power of 2 in size. (In the above example you have 1008MB instead of
1024MB for example).

There isn't much we can do about this. It's a hardware limitation,
as the CPU only has a limited number of MTRRs.  There is some work
being done upstream to move away from MTRRs towards PAT (page
attribute tables), which work on a finer granularity (every 4KB has a
seperate entry), this isn't likely to get merged into Fedora any time
soon however.

Additionally, the use of an AGP graphics card releases pressure on the
main memory. When you share that memory with onboard graphics, you
have two things competing for memory bandwidth, so a performance hit
is to be expected.

The fact that the values don't change regardless of the bios video
setting points to a BIOS bug. They should resize accordingly as
more/less video memory is stolen from main memory.
Can you double check that the 'slow' settings don't cause a change in
/proc/mtrr ?

If they don't, you may want to check for a BIOS update.
Comment 4 Alexandre Costa 2004-07-08 08:48:50 EDT
I'm say'd that a BIOS update will solve it. Either way i've found lots
of docs talking about the problem and saying that putting the video
card as 32Megs its the best solution (not considering flashing the
BIOS), and at least it worked for me. The problem its sayd to be that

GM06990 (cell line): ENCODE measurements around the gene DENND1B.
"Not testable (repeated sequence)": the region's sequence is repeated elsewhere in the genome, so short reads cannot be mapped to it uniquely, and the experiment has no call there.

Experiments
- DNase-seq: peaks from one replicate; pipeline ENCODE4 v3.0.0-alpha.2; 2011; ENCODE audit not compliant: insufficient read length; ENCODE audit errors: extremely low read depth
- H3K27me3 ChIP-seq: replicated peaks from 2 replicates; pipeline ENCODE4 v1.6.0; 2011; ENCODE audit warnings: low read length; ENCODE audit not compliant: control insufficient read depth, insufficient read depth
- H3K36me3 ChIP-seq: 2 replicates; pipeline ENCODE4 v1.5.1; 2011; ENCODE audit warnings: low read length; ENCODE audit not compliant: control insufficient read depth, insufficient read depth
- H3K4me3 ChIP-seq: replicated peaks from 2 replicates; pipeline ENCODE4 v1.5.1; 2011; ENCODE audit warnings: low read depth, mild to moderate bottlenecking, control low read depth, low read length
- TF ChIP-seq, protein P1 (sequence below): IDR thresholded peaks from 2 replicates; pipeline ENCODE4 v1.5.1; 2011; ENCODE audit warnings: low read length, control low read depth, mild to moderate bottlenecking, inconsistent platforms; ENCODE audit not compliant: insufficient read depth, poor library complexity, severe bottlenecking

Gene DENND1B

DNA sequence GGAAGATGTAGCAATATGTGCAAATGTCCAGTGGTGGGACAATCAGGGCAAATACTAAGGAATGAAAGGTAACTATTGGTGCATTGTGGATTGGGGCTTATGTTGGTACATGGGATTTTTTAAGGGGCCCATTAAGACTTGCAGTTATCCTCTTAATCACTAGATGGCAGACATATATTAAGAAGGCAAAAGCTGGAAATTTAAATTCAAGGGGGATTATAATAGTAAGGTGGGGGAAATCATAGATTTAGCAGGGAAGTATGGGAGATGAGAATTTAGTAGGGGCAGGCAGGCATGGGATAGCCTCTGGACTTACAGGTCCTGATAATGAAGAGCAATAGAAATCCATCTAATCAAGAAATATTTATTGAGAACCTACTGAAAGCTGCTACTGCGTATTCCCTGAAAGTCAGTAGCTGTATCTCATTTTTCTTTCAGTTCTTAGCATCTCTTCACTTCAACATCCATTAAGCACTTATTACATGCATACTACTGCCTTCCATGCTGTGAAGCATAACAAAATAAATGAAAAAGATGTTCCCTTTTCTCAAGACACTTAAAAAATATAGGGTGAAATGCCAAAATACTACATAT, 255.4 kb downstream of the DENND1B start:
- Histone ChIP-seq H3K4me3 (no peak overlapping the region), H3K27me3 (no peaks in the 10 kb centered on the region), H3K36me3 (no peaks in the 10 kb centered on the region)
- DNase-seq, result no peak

some areas of the memory are considered to be cacheable (and should't
be), and it makes everything do sloowww.. I also know that this only
appears on the bigmem kernels (support over 900Megs, i believe). Here
it is a interesting view of a soluction that i've found here ->

Why a lot of region???
I try to clear all mtrr on P4P800-VM and set the new one base on GA-8IGX:

[root /]# echo "disable=5" >| /proc/mtrr
[root /]# echo "disable=4" >| /proc/mtrr
[root /]# echo "disable=3" >| /proc/mtrr
[root /]# echo "disable=2" >| /proc/mtrr
[root /]# echo "disable=1" >| /proc/mtrr
[root /]# echo "disable=0" >| /proc/mtrr
[root /]# echo "base=0x00000000 size=0x40000000 type=write-back" >
[root /]# echo "base=0x3ff00000 size=0x00100000 type=uncachable" >

Yes!! It work, My system come fast again. the new /proc/mtrr show below:
[root /]# cat /proc/mtrr
reg00: base=0x00000000 ( 0MB), size=1024MB: write-back, count=1
reg01: base=0x3ff00000 (1023MB), size= 1MB: uncachable, count=1

For your 2G RAM machine. You may change size of first region from
0x40000000 (1G) to 0x80000000 (2G). The value of base and size of
second region base on your video RAM setting in BIOS. 

Hope this can help ...
Comment 5 Dag Wieers 2004-09-28 19:48:08 EDT
Alexandre, thanks for that. It helped us a great deal when we upgraded
our systems with extra memory and they became 10x slower. It took a
while to pinpoint the problem, and your post finally solved it.

Thanks again !
Comment 6 David Lawrence 2004-09-29 16:28:08 EDT
Thanks for the bug report. However, Red Hat no longer maintains this version of
the product. Please upgrade to the latest version and open a new bug if the problem

The Fedora Legacy project (http://fedoralegacy.org/) maintains some older releases, 
and if you believe this bug is interesting to them, please report the problem in
the bug tracker at: http://bugzilla.fedora.us/
Comment 7 Dag Wieers 2004-09-29 18:46:32 EDT

We have this same problem with Red Hat Enterprise Linux 3 U3. I didn't
even notice that it was reported for Fedora Core 1. If more
information is necessary about the hardware configuration, let me know.
Comment 8 flynn 2005-01-20 04:38:59 EST
Hello all,

Bios version 1014 for P4P800-VM fixes the problem (see www.asus.com).

Thanx to the people bringing up the /proc/mtrr stuff, it helped us a lot. Note
that the correct setting for mtrr can be calculated looking at /proc/iomem.